There must be a way to escape this dreariness? There is! This time around it’s everyone else that freezes completely, rendering formerly unmistakable talking heads into these cute little animatronics you sometimes encounter in enchanted forest installations, trapped behind glass they wait to tell their tales in exchange for a coin. Bernard’s buddies find themselves similarly separated from the proceedings at hand, lifeless, like a decor piece they stare on and wait in vain for him, who is now being seduced by an imaginary saloon dancer, to care about some more chatter. Themed use of appropriate ragtime pieces on an invisible tack piano, a rapid dissolve removing the lovebirds from their drab surroundings before a hard cut set to wobbly extraterrestrial sounds leaves the rigid behind – there are no real devices of transation or passage to be found in “Fantasex”, no slow, artificial transformations or dream signifying effects, just hard cuts, seldom swipes between loci. The real and the unreal go hand in hand in Findlay’s film, are merely two sides of life’s weirdness with a noticable difference in chromatic signs. Accordingly, what felt so odd about this film at first is turned on its head now, as Bernard’s dreamscapes begin to unravel themselves and a far away bedroom becomes almost a secluded test chamber, a transparent thesis on the way Findlay lets music act as motor and brain to her films at the very same time. Bernard’s encounter with his bar girl showcases the erection of her cinematic language from the get-go, a reversal of everything that went before it. Just following orders instead of indulging in daring autonomous excursions the camera trails the two bodies as they change positions from a slight, yet always noticeable distance – no cuts for a startingly long time, only a couple of passionate symphonic strings set to lovers moving about. Directress fallen asleep at the wheel, you’re spotted! But all of a sudden deep horns kickstart more intense intercourse as well as directorial motion. Each and every new cut to entangled limps or kissing lips on close up adds a new layer of instrumentation, a piano, a more proper fusion, until it peaks as Bernard finally puts it in. Excitation, tender frenzy, two pleasured faces, hands clinging to the bedframe, the white skin of butt cheeks, all centered around his thrusting penis. The mental, spiritual composition of a sex act and a glimpse at how Findlay scored her films? If there is prime prove to the fact that her creativity far extended beyond “stealing” (as she bluntly puts it herself) classical pieces from Russian samplers, it is to be found right here.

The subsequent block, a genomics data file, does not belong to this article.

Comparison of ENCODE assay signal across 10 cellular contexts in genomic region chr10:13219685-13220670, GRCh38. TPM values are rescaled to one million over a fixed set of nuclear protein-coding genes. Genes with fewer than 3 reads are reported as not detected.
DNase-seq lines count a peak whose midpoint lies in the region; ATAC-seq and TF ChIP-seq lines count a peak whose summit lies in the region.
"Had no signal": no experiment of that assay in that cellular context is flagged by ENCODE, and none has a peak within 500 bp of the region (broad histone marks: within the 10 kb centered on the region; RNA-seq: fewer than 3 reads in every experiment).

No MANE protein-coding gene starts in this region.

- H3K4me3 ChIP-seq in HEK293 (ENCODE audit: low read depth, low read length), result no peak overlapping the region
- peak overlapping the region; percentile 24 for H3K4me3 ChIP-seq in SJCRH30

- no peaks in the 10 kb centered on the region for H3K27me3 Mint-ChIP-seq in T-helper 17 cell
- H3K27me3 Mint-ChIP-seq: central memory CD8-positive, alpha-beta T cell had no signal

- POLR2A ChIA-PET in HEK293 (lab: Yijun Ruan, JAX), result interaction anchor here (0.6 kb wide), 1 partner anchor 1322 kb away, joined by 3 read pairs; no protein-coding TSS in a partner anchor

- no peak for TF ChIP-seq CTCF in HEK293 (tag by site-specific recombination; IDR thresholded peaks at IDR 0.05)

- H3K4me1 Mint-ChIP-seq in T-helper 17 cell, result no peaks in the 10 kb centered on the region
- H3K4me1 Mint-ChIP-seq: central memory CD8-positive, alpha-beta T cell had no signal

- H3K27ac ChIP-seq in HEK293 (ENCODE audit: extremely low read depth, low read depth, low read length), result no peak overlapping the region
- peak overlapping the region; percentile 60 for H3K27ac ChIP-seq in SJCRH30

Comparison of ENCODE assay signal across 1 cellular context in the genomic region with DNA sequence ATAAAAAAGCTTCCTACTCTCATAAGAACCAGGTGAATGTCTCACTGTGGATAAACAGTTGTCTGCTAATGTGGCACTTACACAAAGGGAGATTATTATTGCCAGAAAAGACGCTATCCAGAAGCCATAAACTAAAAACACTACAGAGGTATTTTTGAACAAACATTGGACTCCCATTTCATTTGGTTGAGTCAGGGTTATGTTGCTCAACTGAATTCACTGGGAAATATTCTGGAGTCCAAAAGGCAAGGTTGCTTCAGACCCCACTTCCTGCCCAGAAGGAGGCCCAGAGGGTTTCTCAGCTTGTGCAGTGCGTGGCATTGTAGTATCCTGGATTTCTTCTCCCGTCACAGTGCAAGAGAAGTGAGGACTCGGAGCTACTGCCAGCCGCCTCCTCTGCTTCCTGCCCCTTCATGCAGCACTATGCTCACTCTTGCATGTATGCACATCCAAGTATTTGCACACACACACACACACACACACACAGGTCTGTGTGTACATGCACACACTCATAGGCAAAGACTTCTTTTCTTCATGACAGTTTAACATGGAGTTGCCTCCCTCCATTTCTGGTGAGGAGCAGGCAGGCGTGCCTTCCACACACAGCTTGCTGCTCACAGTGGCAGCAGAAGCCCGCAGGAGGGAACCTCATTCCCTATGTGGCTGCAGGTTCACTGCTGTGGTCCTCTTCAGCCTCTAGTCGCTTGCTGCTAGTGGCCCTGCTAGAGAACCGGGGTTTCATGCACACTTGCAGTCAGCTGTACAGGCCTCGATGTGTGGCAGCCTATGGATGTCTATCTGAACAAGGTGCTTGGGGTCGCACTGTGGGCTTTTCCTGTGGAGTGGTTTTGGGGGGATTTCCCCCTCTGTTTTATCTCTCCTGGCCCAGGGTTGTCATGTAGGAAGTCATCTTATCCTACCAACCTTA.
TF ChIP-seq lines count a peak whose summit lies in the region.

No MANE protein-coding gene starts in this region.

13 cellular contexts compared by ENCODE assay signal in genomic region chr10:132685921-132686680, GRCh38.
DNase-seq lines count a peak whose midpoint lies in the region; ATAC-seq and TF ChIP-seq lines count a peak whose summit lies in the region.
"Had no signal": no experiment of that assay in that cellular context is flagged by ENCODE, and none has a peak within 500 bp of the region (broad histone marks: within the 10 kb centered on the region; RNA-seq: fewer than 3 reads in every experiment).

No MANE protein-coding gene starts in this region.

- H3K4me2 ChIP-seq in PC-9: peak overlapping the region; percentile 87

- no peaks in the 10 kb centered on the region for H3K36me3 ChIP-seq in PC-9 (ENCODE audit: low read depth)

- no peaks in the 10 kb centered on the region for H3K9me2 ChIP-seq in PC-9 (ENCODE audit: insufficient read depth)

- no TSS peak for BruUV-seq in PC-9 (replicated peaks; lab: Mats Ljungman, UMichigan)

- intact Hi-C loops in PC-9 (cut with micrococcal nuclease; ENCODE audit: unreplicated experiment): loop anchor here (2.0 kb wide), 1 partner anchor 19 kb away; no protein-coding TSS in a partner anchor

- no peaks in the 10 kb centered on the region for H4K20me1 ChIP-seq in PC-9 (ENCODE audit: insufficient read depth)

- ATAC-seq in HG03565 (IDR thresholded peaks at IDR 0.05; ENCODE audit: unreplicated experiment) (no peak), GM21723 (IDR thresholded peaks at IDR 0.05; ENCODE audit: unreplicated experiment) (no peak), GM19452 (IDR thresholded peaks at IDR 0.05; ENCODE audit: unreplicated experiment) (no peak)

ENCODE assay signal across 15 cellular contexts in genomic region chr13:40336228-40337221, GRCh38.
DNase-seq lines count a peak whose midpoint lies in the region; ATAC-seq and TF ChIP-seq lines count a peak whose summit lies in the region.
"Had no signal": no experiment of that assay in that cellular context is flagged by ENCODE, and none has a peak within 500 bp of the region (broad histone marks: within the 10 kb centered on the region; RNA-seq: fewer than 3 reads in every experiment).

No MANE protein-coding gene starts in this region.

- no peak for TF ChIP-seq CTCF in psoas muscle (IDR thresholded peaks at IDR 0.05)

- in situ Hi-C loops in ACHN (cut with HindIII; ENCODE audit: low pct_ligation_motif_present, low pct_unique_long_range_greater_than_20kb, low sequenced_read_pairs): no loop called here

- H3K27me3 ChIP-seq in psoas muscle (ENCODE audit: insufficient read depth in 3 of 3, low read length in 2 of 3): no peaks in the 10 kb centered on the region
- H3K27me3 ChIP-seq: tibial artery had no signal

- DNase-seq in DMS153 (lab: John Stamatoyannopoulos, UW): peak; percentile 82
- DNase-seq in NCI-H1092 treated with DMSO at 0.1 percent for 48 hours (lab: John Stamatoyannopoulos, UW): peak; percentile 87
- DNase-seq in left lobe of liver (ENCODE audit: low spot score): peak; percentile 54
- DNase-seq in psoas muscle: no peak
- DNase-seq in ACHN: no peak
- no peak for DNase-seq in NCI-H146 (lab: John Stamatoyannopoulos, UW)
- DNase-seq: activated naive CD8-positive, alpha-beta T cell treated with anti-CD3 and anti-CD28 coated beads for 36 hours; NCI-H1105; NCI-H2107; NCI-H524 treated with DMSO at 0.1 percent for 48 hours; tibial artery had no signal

Next thing we know, Bernard’s on the toilet beating his meat – in the flat he shares with his mother. There is an especially steep slope between our dreams and reality in Findlay’s work, sometimes – like in “Lurkers” (1988) – it serves to keep the full extent of the latter’s harshness at bay, here it is played and greatly timed for comedic effect. True to her self-deprecating nature never in a venomous intonation – even in this precarious situation Bernard remains nothing but a relatable weirdo. And who says you can’t drive yourself into a frenzy alone? Hardly noticable piano notes gently back up one of his prosaic monologues until the drive of his hands and imagination escalates alongside a full-blown orchestra. Fantasies are delicate little plants though and so a harsh knock at the door halts all motion, musical and masturbatory. An insisting close up seems to suggest the irritated mother has picked up on something special. More than an unexplained primal force the use of music in “Fantasex” is akin to a special mindset the character’s and viewer’s can slip themselves into, a spirit they can channel, one taking control and gradually improving the powers inherent in imagination. A potent catalyst for your wellbeing – the “healing” effect generally attributed to music by psychological studies plays a prominent role in many of Findlay’s films. And even in her most pessimistic moment as filmmaker and human being, the utterly bleak and unapologetic “A Woman’s Torment” (1977), the lonely voice of the New York Philharmonic’s first violinist still carries a certain warmth unheard of in the more tangible parts of the picture. We might be dead now, inside and out – but we still had music.